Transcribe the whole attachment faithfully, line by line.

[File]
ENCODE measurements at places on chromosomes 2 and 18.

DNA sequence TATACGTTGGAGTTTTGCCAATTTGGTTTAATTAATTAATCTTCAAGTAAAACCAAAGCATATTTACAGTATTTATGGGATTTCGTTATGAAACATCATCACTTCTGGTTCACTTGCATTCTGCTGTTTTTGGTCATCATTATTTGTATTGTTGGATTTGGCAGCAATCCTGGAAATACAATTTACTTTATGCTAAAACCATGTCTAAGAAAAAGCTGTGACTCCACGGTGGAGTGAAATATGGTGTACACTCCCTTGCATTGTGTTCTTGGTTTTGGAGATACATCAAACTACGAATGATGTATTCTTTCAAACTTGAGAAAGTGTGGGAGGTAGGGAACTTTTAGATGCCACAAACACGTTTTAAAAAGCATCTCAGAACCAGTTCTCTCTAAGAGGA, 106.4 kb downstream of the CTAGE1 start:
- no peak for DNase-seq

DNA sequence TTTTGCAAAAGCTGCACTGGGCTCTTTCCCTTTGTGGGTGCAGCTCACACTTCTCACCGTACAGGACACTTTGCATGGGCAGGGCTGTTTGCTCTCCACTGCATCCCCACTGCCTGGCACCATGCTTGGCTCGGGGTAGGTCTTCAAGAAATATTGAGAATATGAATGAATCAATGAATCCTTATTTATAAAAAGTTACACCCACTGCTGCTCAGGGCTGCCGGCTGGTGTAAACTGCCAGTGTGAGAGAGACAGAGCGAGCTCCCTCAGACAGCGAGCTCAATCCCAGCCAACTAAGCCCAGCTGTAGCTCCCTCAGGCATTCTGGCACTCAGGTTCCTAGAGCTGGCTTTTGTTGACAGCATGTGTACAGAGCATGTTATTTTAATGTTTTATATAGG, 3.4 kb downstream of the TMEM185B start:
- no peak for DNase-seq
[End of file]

ENCODE measurements at places on chromosomes 2 and 18.

DNA sequence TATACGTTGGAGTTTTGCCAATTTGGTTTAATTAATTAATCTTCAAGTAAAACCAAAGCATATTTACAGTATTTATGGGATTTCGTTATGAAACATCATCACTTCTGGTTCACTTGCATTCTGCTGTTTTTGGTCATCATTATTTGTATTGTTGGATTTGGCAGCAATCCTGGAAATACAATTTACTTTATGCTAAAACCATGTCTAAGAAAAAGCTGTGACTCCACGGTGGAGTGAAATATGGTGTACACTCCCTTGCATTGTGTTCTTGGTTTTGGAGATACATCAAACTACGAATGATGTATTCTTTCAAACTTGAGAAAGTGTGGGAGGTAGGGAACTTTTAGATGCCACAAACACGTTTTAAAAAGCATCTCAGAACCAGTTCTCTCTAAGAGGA, 106.4 kb downstream of the CTAGE1 start:
- no peak for DNase-seq

DNA sequence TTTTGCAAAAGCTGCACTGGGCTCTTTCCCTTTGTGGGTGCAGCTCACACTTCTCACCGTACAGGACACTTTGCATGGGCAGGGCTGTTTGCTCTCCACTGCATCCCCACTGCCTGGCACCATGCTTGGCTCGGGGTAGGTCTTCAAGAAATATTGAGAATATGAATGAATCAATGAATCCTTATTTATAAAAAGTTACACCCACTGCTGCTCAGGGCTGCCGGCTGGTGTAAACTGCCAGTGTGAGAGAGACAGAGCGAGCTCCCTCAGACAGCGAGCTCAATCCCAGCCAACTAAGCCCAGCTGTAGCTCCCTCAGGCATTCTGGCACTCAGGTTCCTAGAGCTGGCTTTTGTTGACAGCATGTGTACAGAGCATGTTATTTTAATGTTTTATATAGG, 3.4 kb downstream of the TMEM185B start:
- no peak for DNase-seq